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The Breakdown of Ghana’s Mental HealthCare - The Causes of Mental Illness

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The JusticeGhana Samaritan Street Project- The MenthGhanaIn Ghana, as it is true of most African cultures, the causes of mental illness could have many definitions or interpretations. Mindwsie, however, writes that most mental health professionals believe that there are a variety of contributing factors to the onset of a mental illness. Research shows that there are physical, social, environmental and psychological causes for mental illness.

On physical causes (Biological factors)- it is found that each individual’s own genetic make-up can contribute to being at risk of developing a mental illness and traumas to the brain (via a form of head-injury) can also sometimes lead to changes in our personality and in some cases ‘trigger’ symptoms of an illness. The most cited instance is Misuse of substances (such as alcohol or drugs) and deficiencies of certain vitamins and minerals in an individual’s diet can also play a part. In relation to Social and environmental causes (Factors around us), it is found that where someone lives and their living conditions along with family and community support networks can play a part along with employment status and work stresses. Living in poverty or social isolation, being unemployed or highly stressed in your work can all put pressure on an individual’s mental health.

The psychological factors (Your Psychological state) Coping with past or current traumatic experiences such as abuse, bereavement or divorce will strongly influence an individual’s mental and emotional state which can in turn have an influence on mental health. On family history, there is evidence to suggest that heredity can play some part in the development of some forms of mental illness. However like with many physical health conditions (such as Heart Disease or Diabetes) it is suggested that the fact that a family member has experienced a mental illness does not necessarily mean that all other genetic family members will experience the same condition and that as with physical health conditions, the other factors shown above will indeed play a significant part too.

At the national launching of this year’s World Mental Health Day- dubbed: “Mental health and older adults”, on 10 October 2013, at Koforidua, Dr Akwasi Osei who also formally launch the “Restoring Dignity Project” which advocates for the re-integration of cured mental patients into the society said that last year, the three mental hospitals in Ghana handled 99,994 patients, while community mental health nurses attended to 260,000 patients. According to Professor Joseph Bediako Asare- former Chief Psychiatrist, he was happy that there was a law in place and advised implementing institutions to ensure that the right structures were created to ensure effectiveness and efficiency. The Australian High Commissioner, Ms Joana Adamson, praised Francis Acquah- a Ghanaian Mental Health Nurse in Australia and President of the Mental Health Foundation Ghana, for his drive and commitment to raise awareness and improve the situation of persons living with mental health illness. She revealed that in Australia, one out of five people suffered some form of mental illness and that half of the population could also experience mental illness during their lives.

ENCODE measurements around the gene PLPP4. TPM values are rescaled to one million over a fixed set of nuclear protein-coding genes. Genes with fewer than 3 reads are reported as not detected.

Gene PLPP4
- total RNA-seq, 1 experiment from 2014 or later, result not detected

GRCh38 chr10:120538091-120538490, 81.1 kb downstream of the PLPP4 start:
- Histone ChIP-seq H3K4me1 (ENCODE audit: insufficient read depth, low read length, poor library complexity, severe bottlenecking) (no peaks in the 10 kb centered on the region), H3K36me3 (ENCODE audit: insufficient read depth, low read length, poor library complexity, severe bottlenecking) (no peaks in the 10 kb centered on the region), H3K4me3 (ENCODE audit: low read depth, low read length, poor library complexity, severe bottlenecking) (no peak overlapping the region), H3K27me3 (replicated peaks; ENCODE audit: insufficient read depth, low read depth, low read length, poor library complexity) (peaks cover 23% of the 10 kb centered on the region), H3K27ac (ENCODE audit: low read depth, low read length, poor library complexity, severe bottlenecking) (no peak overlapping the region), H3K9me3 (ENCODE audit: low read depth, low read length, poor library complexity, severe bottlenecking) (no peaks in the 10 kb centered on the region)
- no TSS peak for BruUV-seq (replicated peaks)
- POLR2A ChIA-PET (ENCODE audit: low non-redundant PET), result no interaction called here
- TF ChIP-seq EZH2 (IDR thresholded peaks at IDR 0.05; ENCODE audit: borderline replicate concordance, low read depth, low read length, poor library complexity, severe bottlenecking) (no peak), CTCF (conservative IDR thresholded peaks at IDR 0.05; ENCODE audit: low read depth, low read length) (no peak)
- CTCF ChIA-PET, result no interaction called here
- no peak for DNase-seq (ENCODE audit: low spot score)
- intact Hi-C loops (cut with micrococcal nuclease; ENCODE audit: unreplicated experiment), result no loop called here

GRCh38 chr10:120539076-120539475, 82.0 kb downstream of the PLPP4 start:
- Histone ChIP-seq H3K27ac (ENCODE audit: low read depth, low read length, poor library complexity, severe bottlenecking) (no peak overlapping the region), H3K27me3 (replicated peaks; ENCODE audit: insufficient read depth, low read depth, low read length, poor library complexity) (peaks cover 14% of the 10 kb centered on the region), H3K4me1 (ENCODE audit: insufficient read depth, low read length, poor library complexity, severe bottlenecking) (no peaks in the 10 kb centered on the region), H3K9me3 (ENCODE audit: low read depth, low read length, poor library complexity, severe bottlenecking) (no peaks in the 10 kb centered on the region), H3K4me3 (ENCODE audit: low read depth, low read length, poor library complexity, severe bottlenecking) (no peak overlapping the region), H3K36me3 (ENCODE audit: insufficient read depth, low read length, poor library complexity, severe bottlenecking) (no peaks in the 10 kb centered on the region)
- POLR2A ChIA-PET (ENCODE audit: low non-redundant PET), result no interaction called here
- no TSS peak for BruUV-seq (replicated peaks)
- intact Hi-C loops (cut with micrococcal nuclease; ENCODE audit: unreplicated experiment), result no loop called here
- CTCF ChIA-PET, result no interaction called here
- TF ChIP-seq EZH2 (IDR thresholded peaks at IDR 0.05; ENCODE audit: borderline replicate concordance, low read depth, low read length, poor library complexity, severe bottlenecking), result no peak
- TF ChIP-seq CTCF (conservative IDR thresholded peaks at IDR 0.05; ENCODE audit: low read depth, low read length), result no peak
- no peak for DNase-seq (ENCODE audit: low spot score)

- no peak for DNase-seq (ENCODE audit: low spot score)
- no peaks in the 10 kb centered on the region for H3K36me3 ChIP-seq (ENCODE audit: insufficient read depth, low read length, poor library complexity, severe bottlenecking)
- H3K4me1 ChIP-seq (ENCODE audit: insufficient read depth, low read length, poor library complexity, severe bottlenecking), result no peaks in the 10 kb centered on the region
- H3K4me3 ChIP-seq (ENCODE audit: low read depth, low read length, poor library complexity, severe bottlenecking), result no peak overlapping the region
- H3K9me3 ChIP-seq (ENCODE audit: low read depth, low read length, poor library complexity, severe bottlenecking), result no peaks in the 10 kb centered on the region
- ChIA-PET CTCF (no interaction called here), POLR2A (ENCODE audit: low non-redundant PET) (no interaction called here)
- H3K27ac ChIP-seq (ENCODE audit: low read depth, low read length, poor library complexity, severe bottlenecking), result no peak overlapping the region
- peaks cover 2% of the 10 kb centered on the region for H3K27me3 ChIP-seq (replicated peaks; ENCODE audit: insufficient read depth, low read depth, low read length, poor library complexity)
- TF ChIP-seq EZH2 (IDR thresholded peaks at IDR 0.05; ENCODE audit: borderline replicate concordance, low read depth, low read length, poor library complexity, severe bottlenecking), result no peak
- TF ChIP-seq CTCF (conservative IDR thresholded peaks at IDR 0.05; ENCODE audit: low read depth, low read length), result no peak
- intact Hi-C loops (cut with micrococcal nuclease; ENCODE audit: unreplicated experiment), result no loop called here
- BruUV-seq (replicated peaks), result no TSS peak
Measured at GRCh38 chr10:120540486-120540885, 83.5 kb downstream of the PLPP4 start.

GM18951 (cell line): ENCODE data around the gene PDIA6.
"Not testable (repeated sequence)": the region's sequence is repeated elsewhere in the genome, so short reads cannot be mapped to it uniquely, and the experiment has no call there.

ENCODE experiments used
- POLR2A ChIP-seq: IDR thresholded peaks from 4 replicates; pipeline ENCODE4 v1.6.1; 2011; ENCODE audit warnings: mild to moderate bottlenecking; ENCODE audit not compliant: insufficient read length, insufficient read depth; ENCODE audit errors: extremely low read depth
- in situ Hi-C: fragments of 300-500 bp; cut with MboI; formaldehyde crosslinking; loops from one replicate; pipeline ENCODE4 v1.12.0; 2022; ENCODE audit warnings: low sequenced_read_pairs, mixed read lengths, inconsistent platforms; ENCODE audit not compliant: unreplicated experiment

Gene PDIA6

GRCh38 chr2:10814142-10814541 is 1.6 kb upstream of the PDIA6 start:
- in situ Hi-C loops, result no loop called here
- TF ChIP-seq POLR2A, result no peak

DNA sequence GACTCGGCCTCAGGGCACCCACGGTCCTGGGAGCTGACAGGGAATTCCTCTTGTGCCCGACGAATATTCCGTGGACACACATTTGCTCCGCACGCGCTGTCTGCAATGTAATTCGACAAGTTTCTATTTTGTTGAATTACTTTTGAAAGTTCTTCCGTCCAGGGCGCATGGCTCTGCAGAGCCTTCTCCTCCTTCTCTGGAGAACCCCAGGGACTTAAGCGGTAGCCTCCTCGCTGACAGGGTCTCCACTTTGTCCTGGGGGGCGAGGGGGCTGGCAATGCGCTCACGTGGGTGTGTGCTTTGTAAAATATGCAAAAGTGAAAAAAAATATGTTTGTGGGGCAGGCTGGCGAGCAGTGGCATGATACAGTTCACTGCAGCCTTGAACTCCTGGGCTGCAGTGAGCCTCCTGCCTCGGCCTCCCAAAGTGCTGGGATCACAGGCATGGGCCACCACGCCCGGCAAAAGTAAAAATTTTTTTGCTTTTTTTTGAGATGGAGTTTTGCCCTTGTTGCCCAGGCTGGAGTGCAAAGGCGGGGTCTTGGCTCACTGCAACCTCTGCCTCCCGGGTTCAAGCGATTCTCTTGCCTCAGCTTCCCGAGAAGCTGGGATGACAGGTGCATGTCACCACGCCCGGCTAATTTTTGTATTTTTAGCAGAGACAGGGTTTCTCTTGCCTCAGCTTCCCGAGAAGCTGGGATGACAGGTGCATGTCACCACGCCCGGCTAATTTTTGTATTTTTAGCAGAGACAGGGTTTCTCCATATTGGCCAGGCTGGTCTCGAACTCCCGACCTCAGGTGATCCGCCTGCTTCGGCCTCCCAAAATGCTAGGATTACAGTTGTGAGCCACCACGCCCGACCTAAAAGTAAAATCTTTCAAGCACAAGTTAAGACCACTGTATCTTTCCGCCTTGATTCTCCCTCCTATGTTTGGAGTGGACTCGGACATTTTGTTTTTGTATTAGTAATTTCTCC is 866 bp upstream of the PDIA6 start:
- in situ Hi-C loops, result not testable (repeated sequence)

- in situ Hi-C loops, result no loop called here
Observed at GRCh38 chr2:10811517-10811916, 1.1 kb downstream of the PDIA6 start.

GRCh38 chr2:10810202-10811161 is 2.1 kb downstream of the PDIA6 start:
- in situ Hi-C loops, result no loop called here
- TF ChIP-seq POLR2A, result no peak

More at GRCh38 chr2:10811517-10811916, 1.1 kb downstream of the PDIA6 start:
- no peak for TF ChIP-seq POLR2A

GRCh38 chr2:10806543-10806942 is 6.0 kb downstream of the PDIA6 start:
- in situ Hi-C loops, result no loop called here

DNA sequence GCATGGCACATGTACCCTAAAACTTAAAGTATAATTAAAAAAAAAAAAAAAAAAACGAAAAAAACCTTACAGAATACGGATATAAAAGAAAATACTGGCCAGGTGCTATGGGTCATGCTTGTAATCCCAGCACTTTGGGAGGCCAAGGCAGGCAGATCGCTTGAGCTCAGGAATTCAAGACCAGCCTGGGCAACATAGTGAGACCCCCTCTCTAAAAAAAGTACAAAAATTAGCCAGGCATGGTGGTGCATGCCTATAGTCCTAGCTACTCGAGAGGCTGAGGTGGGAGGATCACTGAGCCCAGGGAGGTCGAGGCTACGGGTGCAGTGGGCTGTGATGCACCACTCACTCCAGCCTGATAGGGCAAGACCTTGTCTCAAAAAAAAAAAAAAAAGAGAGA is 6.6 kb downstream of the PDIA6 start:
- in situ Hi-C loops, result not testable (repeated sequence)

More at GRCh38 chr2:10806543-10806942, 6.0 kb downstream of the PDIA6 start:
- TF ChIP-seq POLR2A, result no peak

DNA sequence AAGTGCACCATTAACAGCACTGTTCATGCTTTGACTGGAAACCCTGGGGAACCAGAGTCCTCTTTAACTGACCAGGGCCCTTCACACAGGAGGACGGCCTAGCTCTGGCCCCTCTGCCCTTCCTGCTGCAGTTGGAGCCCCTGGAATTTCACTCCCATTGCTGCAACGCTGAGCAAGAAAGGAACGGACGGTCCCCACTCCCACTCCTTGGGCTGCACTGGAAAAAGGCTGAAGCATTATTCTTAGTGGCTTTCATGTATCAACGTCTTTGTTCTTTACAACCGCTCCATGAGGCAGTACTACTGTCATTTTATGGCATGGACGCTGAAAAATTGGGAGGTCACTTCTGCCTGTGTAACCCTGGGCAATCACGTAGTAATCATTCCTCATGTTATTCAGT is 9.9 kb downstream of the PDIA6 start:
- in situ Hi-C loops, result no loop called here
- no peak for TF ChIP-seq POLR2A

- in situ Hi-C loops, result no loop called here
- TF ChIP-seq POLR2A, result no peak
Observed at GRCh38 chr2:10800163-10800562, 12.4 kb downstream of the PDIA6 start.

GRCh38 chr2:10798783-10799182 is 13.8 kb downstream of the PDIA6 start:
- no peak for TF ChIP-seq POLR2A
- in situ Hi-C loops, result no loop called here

There are no ‘tests’ as such, for mental illnesses. Unlike diseases such cancers, heart disease or diabetes, mental health problems cannot be diagnosed by checking the blood or body fluids of the person experiencing symptoms, as would be the case with a physical health condition. However, a diagnosis, per Mindwsie, will usually be made by an experienced psychiatrist working with other health professionals after a period of observation of the individual to identify symptoms. A person’s medical history and recent life events will also be taken into consideration so as to ensure a correct and accurate diagnosis. More often than not, family and friends play an important role by discussing changes they have noticed in an individual’s behaviours. A check of the person’s physical health will also be necessary to ‘rule out’ any symptoms that could be contributed to a physical condition.